Poway City Council votes to advance homeless encampment policy
The Poway City Council Tuesday night voted unanimously to advance an ordinance that would allow authorities to abate homeless encampments.
If the council formally approves it on June 20, the ordinance will give the Sheriff's Department the ability to abate unlawful encampments with 48 hours notice, according to a city document.
City Attorney Alan Fenstermacher said the ordinance would let sheriff's deputies cite people for sleeping on public property if they refuse a shelter bed, and confiscate unlawful personal property within 24 hours' notice.
The ordinance covers what type of camping is allowed, unlawful storage, parking, removal of personal property, violation, penalties and enforcement.
According to an agenda report, the ordinance would allow the city to ensure public areas "are maintained in a clean, sanitary, safe and accessible condition, to adequately protect the health, safety, environment and general welfare of the community, and to ensure public property is used for its intended purpose and remains accessible to all citizens, businesses and visitors in the city."
"Nothing in the proposed ordinance is intended to interfere with otherwise lawful and ordinary uses of public property," according to the city.
Mayor Steve Vaus and Councilmember Brian Pepin asked staff and the City Attorney's Office to review how Poway could "protect its public spaces for safe use by all, before any significant problems develop," Fenstermacher wrote in the agenda report.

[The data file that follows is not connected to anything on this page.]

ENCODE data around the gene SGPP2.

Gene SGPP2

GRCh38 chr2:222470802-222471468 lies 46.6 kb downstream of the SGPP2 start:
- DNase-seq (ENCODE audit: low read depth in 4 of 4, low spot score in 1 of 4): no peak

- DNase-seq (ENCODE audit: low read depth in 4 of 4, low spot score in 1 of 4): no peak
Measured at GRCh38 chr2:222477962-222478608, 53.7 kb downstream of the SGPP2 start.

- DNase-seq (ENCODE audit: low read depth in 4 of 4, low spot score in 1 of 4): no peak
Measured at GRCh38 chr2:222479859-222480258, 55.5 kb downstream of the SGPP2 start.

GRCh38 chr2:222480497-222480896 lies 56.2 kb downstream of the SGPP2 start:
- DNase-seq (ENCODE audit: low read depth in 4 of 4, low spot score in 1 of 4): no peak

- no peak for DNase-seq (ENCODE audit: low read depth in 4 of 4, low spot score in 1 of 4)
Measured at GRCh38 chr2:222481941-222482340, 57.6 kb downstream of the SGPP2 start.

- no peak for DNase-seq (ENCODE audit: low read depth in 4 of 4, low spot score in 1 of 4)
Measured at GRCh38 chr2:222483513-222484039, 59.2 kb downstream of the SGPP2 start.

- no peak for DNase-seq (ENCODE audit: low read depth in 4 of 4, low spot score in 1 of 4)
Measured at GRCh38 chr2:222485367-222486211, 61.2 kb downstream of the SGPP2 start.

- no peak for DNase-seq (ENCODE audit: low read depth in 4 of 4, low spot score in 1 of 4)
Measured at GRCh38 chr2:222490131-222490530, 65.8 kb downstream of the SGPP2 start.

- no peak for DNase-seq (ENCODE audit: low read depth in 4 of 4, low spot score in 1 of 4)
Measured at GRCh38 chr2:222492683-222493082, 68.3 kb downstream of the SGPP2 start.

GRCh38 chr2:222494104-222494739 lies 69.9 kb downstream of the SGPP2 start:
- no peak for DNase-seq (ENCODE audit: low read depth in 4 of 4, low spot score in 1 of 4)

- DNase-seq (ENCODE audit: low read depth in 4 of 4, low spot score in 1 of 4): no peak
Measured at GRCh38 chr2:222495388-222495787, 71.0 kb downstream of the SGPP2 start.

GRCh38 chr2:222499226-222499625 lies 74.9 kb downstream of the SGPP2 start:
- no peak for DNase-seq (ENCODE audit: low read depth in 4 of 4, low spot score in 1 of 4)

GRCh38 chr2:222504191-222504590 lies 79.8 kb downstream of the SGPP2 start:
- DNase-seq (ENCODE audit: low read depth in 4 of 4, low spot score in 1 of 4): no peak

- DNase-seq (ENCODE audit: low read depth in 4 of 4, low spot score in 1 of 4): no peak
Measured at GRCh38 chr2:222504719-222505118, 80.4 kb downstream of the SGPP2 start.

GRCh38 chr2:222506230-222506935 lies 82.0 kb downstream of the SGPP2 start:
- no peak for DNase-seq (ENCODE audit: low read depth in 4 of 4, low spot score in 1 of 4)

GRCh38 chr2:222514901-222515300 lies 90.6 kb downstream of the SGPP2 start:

The Poway council's actions come as the San Diego City Council is planning to vote on a proposal banning tents on city sidewalks.
Pepin said an enhanced policy is badly needed, as the homeless problem is "growing day by day."
Pepin said that in late April, two parents told him that a number of recreational vehicles and campers on Pomerado Road were rapidly becoming a homeless encampment near a school.
"I realized there was more that needed to be done," and the city needed to get ahead of the situation, Pepin said.
Pepin added his proposal "is a reasonable way for us to have an additional tool in the tool kit."
Councilmember Caylin Frank said the ordinance is in keeping with Poway's reputation as a safe, family oriented city. She mentioned the need for other services for those dealing with homelessness, such as mental health care or treatment for drug or alcohol abuse.
For example, the city works with Interfaith Community Services on providing people with drug or alcohol rehabilitation, Frank said. While authorities can't force people to get help, "housing first" policies can complicates matters, such as when a single mother fleeing an abusive domestic situation is housed near another tenant who may be mentally ill and violent, Frank said.
"You don't solve a problem just by offering a bed," she added.
A San Diego County Sheriff's Department official told Frank that deputies can look for resources to help those in need.
Vaus said that public safety is always the top priority for city leaders, but it's also important for residents and visitors to feel safe as they use Poway public spaces and trails.